If you find yourself in this situation then please know that there is no obligation to tell anyone in work what you are going through and not everyone feels confident or comfortable to have these discussions, especially with their boss. BUT it can also help if you do disclose you situation as then your employer may be able to support you. If you do decide to disclose here are some hints and tips in how to have that constructive conversation with your employer:
- Be clear that this issue is both sensitive and personal and identify from the outset who you are comfortable with knowing. These boundaries are very important and can always be reviewed later on.
- Identify if there is any policy/guidance in existence that can be referred to for help with planning time off for appointments. In the absence of any of these then a discussion about flexibility is a must. If there is no paid time off provision available, can you work out of hours or different days to support your work? Can additional temporary support be identified to maintain work projects? Can you take annual leave in blocks of hours as opposed to days to ensure you have adequate ‘rest’ time still available rather than using all of your annual leave to go through your treatment plan?
- Use your organisations Occupational Health/ Employee Assistance Programme (EAP) if one is available to support your own mental/ emotional health.
- If you are comfortable, share your treatment plan with your employer but be clear that everyone’s treatment is different dependent on how you respond to medication which can mean more appointments may be required. This is not one size fits all and it may also be worth mentioning that fertility treatment is not a miracle ‘cure’ for infertility. You may need more than one cycle to achieve a pregnancy.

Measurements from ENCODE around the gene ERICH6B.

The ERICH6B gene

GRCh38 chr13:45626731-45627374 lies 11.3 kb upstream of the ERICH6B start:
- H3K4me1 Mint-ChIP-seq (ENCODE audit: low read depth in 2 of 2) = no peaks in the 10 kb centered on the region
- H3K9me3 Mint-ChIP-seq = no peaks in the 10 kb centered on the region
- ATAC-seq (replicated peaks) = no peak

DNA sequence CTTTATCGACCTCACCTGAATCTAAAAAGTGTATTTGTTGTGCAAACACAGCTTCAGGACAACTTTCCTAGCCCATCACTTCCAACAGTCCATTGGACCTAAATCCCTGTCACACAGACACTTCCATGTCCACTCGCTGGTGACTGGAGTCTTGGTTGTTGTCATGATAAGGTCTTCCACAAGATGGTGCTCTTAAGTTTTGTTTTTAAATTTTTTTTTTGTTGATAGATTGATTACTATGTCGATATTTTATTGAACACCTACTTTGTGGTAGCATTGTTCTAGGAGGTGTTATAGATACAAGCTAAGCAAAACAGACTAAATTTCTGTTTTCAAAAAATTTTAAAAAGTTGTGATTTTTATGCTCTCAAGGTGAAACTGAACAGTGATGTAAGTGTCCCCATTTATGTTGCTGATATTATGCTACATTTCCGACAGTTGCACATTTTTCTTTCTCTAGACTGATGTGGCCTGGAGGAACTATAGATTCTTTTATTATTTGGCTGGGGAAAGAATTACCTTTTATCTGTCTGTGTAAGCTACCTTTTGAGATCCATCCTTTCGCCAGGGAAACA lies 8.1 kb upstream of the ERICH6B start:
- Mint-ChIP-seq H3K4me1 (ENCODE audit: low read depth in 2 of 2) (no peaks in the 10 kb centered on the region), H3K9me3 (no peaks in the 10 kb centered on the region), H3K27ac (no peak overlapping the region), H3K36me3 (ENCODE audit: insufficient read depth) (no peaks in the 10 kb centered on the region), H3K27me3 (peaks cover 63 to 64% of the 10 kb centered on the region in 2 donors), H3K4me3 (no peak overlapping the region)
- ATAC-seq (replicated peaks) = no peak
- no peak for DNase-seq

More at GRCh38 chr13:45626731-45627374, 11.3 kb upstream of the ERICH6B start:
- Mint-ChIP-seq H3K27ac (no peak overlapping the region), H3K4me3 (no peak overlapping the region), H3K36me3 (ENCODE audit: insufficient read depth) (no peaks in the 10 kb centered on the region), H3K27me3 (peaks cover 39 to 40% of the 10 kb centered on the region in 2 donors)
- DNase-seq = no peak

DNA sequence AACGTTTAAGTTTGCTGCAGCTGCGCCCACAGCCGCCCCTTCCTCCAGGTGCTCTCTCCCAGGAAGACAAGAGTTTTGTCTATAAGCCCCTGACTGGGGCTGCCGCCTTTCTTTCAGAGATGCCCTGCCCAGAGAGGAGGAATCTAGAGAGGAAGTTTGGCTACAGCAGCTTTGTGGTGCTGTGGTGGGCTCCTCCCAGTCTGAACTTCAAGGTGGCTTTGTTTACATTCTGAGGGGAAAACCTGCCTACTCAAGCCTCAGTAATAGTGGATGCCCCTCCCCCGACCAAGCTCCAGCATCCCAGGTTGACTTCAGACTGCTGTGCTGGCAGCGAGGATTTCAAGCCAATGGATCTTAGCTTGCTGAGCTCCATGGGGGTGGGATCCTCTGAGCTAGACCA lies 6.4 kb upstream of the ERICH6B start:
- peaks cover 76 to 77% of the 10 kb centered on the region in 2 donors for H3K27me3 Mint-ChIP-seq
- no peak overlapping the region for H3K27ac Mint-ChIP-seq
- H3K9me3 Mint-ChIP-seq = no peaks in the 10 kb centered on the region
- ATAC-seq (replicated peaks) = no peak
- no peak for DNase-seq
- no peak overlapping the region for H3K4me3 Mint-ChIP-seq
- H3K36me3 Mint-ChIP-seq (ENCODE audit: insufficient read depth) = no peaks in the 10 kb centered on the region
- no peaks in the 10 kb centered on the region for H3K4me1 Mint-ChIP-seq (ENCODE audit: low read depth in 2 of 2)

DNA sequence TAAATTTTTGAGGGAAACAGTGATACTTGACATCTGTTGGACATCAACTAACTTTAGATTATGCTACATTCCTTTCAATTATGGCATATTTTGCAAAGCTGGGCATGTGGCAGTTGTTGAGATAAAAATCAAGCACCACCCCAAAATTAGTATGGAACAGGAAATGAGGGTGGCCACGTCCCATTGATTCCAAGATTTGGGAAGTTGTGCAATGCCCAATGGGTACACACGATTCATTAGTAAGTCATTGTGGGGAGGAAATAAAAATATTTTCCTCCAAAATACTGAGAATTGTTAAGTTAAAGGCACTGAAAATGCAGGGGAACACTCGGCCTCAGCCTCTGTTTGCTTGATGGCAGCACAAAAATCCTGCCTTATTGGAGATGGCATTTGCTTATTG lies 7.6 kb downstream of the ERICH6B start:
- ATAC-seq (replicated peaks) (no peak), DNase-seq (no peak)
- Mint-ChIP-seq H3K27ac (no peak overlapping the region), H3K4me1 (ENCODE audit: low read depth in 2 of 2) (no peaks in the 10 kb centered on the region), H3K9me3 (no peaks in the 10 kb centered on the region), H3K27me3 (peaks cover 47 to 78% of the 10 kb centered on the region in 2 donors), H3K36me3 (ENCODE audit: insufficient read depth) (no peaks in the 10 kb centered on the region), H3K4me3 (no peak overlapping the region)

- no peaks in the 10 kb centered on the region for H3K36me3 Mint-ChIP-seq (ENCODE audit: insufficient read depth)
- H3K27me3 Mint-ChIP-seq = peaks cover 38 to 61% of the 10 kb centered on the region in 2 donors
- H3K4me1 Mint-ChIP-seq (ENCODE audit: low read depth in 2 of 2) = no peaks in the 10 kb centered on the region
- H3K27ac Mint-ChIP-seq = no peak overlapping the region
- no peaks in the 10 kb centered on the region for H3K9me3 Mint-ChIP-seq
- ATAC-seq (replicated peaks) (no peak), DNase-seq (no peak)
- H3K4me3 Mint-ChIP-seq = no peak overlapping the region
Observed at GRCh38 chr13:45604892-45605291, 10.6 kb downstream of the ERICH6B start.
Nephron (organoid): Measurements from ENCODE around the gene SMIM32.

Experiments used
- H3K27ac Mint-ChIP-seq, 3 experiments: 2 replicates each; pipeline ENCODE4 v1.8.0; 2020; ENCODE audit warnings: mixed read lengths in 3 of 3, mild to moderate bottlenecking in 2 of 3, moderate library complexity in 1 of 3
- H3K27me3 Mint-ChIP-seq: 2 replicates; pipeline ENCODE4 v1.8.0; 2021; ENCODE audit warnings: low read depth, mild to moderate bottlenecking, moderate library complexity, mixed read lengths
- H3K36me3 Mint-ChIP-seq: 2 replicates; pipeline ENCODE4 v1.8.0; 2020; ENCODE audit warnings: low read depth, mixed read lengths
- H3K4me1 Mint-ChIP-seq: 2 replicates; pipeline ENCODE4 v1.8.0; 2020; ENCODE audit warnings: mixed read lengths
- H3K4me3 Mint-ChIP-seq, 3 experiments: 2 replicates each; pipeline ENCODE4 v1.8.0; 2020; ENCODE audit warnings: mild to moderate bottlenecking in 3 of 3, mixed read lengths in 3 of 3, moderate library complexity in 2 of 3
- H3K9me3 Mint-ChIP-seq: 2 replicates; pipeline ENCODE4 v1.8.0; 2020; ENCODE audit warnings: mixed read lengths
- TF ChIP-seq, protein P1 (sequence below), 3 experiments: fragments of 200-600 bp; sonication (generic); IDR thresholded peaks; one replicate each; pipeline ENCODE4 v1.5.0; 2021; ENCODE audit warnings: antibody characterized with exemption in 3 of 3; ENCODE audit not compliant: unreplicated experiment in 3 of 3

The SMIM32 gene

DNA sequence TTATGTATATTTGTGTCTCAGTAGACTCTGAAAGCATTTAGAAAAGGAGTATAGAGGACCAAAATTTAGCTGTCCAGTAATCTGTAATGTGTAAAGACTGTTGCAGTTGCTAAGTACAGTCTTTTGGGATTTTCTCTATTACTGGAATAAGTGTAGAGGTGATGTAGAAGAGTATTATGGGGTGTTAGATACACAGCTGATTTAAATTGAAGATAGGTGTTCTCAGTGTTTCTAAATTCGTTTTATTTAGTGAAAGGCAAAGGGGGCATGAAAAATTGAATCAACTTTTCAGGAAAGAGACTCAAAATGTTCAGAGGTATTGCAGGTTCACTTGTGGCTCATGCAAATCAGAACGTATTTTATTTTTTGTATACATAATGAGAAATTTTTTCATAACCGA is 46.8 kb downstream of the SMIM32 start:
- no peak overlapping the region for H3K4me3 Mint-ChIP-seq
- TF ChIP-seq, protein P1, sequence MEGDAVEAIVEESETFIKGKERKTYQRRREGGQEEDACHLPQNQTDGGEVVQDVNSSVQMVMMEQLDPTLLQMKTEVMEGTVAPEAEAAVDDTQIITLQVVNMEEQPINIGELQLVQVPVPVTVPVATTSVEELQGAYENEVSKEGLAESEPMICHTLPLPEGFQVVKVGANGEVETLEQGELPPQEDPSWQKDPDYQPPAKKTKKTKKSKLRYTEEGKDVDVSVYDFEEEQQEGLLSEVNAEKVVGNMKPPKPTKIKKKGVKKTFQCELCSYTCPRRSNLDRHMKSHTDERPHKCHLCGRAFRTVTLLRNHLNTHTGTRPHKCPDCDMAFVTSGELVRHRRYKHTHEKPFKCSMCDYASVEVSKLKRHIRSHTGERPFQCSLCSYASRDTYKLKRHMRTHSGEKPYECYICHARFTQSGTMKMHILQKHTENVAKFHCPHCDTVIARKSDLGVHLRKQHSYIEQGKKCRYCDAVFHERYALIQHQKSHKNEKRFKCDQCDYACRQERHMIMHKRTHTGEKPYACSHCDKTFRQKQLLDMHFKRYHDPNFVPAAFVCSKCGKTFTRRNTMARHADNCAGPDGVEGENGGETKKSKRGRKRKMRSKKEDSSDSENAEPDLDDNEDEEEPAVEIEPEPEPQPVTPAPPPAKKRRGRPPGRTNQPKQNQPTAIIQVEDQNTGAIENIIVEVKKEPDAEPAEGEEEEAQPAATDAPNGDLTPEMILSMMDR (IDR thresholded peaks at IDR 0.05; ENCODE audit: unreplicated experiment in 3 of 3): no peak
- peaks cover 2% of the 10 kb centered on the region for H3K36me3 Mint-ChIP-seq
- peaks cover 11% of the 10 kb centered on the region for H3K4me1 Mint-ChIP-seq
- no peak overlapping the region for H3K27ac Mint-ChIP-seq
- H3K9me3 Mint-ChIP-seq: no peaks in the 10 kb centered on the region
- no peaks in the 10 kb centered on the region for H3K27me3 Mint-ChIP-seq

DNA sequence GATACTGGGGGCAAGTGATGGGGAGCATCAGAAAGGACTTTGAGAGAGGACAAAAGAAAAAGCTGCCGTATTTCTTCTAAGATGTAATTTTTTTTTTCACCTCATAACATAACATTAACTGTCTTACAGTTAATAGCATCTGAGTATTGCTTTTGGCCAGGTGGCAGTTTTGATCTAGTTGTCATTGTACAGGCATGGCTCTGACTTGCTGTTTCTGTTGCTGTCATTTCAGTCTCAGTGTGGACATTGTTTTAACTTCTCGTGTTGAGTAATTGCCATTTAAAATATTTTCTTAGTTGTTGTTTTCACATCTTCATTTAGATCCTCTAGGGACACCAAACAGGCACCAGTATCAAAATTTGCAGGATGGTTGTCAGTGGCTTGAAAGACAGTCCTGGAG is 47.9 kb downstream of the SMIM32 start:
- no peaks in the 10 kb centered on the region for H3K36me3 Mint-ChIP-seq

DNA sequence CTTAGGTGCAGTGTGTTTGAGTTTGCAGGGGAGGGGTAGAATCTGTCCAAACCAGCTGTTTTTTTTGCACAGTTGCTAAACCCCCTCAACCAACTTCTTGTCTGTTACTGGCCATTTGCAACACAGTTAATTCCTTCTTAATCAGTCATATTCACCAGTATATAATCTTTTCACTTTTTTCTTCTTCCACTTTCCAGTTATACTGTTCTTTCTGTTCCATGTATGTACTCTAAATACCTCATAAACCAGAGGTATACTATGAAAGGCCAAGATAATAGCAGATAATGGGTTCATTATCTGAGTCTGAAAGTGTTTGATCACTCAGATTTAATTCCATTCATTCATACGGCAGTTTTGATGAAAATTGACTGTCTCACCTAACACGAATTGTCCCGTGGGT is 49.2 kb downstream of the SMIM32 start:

- You may experience medication side effects whilst going through treatment. Some common ones are irritability, hot flushes, headaches, nausea and feeling bloated/ bruised at the site of the injections. If any of these are significant then you may need some reasonable adjustments to your work environment such as being closer to a window or a toilet or being away from artificial lighting for period of time. These will not be apparent before starting treatment but making your employer aware if they do occur will support you in work.
- Once you have had an embryo transfer you are legally classed as ‘pregnant’ and are protected against unfair dismissal and unfair treatment including discrimination in relation to your potential pregnancy.
- Finally, this is YOUR journey so share what you wish when you wish to do so.
Picture: Becky, Claire & Natalie from Fertility Matters
For more downloadable resources on this subject or if you are interested in becoming a ‘Fertility Friendly’ Employer please visit www.fertilitymattersatwork.com or follow us on LinkedIn Fertility Matters at Work: Overview | LinkedIn or on Instagram Becky, Claire & Natalie (@fertilitymattersatwork) • Instagram photos and videos